Bill Goodall's Diaries: 1941/1945

31 October 1941 to 6 November 1941

Friday, 31 October 1941. Halloween night and with money in our pockets many of the cadets went into town to celebrate but everywhere was crowded so our little group took a taxi to a roadhouse a few miles out. There we ate hamburgers and listened to the juke box which was a novelty to us.
Halloween is quite an event over here, especially for the children who dress up in fantastic costumes and call at houses for 'Halloween treats' - usually candy and fruit.

Sunday, 2 November 1941. A most enjoyable day spent as guests of Jack and Hazel Wolstenholme who invited us to lunch. This was a marvellous meal and in the afternoon Jimmy Forbes, Alec Flett and I were driven to the home of an old Scottish lady, Mrs Ford, who came to Canada in 1915 from Kilmarnock. She has retained her Scottish accent and was delighted to welcome three Scots from home; for tea there was a huge spread of home baking to which we managed to do justice but with difficulty after our large lunch.
The features of life here have already aroused my interest - at table the fork is used largely without the knife which is solely for cutting food. This habit I shall cultivate without difficulty but I shall never be able to dance American style or jitterbugging.

Wednesday, 5 November 1941. Written in the train having just passed Toronto and approaching the USA border.
We were told early on Monday that we were to leave Moncton the following day so we were anxious to say our farewells that evening. Everywhere we were given a hearty invitation to visit on our return to Moncton next Spring when we all hope to have our wings. Our Canadian money was changed into American dollars at the rate of $1.11 Canadian to $1.00 American and I entered the U.S.A. with 11 dollars but most of us are in similar straits.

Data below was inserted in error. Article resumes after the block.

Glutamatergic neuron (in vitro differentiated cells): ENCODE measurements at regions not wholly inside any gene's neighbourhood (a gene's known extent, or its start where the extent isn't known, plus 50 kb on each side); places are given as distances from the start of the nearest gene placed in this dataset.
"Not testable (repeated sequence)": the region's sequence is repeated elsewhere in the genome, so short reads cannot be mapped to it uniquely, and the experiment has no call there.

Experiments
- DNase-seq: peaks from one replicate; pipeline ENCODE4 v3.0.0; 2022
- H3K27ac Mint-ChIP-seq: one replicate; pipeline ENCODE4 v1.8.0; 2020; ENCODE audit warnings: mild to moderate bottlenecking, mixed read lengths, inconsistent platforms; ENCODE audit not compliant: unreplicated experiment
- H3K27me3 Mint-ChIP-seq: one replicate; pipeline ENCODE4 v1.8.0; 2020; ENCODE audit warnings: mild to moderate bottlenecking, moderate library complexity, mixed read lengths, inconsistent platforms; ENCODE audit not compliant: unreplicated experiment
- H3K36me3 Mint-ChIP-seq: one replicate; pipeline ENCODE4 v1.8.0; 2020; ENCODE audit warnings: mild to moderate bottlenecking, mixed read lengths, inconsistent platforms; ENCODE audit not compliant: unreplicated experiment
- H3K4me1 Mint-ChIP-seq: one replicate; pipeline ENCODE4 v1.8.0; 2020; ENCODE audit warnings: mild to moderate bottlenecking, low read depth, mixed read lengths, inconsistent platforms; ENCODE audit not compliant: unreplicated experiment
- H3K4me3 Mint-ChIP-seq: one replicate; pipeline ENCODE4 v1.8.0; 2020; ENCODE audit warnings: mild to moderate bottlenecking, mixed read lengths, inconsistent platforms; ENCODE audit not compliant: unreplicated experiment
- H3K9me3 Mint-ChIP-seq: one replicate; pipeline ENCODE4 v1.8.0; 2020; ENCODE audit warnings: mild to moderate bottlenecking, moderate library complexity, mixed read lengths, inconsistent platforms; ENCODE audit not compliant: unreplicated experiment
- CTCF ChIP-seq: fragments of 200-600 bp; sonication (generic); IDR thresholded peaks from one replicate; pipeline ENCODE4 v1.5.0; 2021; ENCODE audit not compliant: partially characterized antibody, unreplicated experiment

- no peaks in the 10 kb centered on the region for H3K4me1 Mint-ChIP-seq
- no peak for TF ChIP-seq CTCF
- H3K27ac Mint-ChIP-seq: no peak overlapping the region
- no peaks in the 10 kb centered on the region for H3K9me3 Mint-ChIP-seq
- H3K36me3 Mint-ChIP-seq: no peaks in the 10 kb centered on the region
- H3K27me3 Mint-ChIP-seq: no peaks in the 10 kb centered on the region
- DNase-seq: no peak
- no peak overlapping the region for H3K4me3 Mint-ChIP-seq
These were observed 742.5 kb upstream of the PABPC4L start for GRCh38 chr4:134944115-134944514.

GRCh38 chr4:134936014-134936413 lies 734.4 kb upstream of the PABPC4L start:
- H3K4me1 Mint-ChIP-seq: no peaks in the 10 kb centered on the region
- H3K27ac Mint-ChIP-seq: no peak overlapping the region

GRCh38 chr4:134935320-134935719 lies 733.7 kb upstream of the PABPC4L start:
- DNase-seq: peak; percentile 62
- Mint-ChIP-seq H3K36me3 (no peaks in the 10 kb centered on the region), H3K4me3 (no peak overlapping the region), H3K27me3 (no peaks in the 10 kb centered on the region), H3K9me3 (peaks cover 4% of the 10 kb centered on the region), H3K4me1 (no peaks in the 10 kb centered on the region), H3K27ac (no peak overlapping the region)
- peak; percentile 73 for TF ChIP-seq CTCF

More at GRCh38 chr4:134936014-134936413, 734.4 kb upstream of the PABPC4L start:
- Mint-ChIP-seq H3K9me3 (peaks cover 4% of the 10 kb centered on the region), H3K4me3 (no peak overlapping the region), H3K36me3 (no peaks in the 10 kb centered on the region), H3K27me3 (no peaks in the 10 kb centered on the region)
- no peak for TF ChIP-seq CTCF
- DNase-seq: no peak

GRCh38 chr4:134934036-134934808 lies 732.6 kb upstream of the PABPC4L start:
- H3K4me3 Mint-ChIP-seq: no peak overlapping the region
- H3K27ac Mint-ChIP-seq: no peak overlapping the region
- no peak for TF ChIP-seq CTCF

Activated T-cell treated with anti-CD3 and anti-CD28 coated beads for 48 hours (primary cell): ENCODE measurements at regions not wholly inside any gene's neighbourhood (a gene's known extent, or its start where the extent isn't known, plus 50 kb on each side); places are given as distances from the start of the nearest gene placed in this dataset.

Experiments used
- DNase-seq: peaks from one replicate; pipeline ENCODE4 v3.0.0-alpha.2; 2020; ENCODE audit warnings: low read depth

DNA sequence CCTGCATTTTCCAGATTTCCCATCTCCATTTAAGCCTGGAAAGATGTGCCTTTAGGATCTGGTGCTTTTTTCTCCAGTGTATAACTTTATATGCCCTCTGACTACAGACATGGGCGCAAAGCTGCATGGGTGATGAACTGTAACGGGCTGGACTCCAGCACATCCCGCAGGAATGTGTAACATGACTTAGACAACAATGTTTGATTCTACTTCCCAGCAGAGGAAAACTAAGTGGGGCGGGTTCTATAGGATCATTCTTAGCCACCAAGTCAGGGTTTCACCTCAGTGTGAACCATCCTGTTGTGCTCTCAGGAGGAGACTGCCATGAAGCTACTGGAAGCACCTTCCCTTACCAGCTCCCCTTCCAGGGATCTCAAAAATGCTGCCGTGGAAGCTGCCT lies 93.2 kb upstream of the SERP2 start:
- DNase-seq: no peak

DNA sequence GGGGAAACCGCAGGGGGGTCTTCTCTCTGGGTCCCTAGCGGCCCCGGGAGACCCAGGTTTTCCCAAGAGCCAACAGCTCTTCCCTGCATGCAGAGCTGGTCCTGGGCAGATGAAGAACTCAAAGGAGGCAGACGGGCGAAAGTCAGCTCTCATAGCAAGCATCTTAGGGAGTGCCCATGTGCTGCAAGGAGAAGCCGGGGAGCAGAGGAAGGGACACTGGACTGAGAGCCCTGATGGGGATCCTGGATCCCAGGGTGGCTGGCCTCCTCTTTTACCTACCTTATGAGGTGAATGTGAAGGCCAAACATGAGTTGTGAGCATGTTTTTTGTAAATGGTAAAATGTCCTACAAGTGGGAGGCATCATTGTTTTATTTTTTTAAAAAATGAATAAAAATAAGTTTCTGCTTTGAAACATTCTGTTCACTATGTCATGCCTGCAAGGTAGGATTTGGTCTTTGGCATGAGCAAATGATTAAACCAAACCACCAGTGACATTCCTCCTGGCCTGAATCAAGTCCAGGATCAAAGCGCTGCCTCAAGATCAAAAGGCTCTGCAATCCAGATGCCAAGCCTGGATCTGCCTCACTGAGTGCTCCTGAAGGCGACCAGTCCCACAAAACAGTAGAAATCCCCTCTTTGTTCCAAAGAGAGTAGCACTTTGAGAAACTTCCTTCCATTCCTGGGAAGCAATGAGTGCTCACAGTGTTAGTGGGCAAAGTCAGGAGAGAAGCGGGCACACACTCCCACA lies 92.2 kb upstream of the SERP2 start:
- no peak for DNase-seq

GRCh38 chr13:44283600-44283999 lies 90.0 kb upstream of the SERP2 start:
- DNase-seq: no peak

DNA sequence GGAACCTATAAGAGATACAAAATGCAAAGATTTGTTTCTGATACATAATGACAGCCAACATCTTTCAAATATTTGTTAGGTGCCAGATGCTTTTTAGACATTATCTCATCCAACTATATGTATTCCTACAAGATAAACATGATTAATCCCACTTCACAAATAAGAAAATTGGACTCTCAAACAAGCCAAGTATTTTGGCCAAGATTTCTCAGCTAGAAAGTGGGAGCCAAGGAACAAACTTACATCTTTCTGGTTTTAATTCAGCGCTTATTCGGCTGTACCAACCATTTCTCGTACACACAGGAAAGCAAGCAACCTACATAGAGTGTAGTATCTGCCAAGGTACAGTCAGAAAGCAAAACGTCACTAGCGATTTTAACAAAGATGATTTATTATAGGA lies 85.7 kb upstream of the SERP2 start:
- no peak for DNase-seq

Our train pulled out of Moncton at 7.30am Tuesday with 400 cadets on board for Maxwell Field, Montgomery, Alabama. Our route was North through Quebec where we saw a vast expanse of timber country with occasional camps out in the wild; the grass which we saw seemed very parched and not until now in Ontario have we seen any greenery. After 12 hours travelling we saw the lights of Quebec city across the river but it was dark and wet so that soon we settled down for the night during which we passed Montreal. Then at 5.30am we were called for breakfast which was served on board while standing in Toronto station.

Thursday, 6 November 1941. The train sped along at a good rate through Ontario and we did one stretch of 130 miles in less than 2 hours. We reached Windsor soon after midday and the whole train was ferried across to Detroit where we changed trains and set foot on USA soil. Our new train was made up of Pennsylvania Railroad coaches running on the Wabash system to Fort Wayne, Indiana where we picked up two dining cars and a new engine. This took us to Cincinnati where we changed trains again into a Louisville-Nashville train which drove through the night in Kentucky and Tennesee across to Alabama this morning. The countryside has not been very exciting and indeed the whole trip has been disappointing from a scenic point of view.


© 1995 William Motion Goodall & Ian William Goodall 

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